Indonesia's Supreme Court has increased the sentences for four Australians convicted of drug smuggling in Bali to the death penalty, officials said.
The group were trying to smuggle heroin out of Bali
The four men were part of the so-called Bali Nine group convicted of trying to smuggle heroin to Australia.
The sentences were increased after prosecutors appealed against a reduction in their lengthy prison terms in April, court officials said.
This means that six of the group are now facing the death penalty.
Australian Foreign Minister Alexander Downer said an appeal for clemency would be made "at the appropriate time".
"I have no idea whether those appeals will be successful or not," he said.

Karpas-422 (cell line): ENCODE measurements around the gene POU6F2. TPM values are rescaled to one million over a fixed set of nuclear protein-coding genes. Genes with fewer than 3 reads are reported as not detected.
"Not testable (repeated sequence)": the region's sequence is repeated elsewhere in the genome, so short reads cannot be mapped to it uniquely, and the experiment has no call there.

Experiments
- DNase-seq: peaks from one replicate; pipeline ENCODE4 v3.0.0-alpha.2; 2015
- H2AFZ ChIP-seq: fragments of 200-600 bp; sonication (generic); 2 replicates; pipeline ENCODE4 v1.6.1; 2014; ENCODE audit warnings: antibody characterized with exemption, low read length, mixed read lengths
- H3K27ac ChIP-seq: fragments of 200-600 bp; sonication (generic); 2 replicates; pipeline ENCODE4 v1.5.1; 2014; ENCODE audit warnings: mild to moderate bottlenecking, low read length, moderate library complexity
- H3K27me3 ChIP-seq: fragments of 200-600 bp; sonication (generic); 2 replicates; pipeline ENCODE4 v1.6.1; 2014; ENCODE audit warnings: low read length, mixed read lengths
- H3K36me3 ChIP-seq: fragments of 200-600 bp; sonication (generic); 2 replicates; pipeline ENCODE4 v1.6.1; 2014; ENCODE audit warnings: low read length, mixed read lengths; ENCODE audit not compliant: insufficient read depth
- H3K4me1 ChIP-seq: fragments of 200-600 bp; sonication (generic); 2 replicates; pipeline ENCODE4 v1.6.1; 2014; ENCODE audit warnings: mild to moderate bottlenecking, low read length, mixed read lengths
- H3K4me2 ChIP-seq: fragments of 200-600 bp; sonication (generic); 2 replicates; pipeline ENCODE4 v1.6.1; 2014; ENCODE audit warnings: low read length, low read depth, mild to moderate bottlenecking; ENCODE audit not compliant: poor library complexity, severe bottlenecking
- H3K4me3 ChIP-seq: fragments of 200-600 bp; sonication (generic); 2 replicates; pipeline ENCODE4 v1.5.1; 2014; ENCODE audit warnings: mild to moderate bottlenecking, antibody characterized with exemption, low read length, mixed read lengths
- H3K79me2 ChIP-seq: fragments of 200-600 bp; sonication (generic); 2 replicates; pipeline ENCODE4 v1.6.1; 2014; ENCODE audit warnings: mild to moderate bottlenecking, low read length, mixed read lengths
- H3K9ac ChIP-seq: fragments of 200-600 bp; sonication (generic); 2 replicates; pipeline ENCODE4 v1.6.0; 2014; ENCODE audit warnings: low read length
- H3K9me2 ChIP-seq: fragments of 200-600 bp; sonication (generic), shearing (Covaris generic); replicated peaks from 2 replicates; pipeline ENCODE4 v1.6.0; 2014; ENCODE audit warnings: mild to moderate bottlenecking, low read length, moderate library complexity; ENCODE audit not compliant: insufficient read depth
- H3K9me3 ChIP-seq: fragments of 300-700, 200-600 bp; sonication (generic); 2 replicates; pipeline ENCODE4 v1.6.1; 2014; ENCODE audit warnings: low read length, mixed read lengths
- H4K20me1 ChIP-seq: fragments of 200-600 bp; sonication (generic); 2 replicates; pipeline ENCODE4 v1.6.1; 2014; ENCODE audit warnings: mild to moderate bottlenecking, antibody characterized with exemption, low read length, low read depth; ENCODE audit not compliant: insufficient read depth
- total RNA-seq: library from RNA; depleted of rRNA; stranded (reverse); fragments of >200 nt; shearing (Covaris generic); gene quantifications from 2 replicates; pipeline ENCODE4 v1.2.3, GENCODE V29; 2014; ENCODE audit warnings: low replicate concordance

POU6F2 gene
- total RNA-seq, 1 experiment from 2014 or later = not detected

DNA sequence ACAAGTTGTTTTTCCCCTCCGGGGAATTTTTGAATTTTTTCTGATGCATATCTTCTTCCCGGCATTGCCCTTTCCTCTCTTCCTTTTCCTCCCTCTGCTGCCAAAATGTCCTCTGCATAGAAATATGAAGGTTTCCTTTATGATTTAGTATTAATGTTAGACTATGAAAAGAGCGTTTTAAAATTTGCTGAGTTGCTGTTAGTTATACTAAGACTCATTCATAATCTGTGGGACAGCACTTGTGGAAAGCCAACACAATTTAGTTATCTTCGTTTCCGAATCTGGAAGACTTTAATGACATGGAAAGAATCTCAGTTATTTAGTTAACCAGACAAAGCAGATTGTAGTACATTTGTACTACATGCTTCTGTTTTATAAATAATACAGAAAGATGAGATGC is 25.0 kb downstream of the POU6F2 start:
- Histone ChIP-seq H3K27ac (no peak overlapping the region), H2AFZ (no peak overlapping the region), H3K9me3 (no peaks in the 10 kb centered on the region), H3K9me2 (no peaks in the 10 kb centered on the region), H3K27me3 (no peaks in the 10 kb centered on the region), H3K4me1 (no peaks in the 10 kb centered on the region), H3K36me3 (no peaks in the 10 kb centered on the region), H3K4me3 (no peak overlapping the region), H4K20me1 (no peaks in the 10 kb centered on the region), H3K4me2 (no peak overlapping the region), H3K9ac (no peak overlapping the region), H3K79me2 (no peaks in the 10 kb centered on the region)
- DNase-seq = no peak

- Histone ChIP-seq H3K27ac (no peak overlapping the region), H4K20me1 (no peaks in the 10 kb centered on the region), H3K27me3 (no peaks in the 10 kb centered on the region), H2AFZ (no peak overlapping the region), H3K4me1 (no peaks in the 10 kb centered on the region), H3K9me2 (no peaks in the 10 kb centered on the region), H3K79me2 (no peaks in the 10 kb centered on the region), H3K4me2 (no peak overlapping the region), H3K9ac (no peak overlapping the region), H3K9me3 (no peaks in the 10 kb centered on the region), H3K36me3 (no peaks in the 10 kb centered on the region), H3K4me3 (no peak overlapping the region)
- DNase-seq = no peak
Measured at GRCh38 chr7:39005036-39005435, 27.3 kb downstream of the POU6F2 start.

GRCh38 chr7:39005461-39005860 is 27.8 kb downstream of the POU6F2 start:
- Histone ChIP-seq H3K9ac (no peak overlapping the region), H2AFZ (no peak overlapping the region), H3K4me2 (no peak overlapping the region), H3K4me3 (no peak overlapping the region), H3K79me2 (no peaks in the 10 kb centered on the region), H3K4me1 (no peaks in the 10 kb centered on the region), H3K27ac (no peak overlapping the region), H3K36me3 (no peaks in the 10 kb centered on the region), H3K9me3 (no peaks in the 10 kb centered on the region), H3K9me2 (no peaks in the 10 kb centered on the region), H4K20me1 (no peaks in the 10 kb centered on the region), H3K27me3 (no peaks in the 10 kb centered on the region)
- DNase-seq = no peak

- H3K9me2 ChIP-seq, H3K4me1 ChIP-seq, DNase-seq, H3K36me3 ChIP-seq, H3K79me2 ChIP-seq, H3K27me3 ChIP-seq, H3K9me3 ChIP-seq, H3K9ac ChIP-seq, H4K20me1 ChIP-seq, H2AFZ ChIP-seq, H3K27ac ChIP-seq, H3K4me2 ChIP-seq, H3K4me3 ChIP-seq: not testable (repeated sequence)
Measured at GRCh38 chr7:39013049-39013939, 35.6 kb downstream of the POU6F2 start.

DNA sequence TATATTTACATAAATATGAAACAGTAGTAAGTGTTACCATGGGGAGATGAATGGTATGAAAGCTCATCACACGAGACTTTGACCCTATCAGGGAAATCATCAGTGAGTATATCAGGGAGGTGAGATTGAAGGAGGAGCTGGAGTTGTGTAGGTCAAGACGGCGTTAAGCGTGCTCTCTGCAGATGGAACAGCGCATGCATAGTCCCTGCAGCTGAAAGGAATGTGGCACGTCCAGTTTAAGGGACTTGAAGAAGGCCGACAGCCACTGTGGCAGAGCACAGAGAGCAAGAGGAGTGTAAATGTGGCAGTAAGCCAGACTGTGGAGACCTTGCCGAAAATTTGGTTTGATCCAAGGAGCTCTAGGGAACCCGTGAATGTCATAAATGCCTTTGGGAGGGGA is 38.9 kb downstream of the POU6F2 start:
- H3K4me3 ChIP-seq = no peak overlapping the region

The so-called Bali Nine were arrested in April 2005 after trying to smuggle more than 8.3kg (18lb) of heroin from Indonesia to Australia.
Some were detained at Bali's airport with heroin strapped to their bodies while others were arrested in a nearby hotel room.
Two men said to be the ringleaders were sentenced to death in February this year.
Tan Duc Thanh Nguyen, Si Yi Chen and Matthew Norman were all given life terms which were then reduced to 20 years in April.
But the Supreme Court imposed the death penalty after an appeal by prosecutors against the reduction, a more severe penalty than the prosecutors had requested.
"The Supreme Court has granted appeals by the prosecutors and retried the cases on its own, resulting in death sentences for the three," Zarof Ricar, director of criminal justice at the Supreme Court, told Reuters news agency.
It also imposed the death penalty for a fourth man, Scott Rush, who was previously given a life sentence, Mr Ricar said.
Lee Rush, the father of Scott Rush, said he was astonished at the death sentence.
"I'm stunned. I'm quite dumbfounded about the decision, totally out of the blue," he said.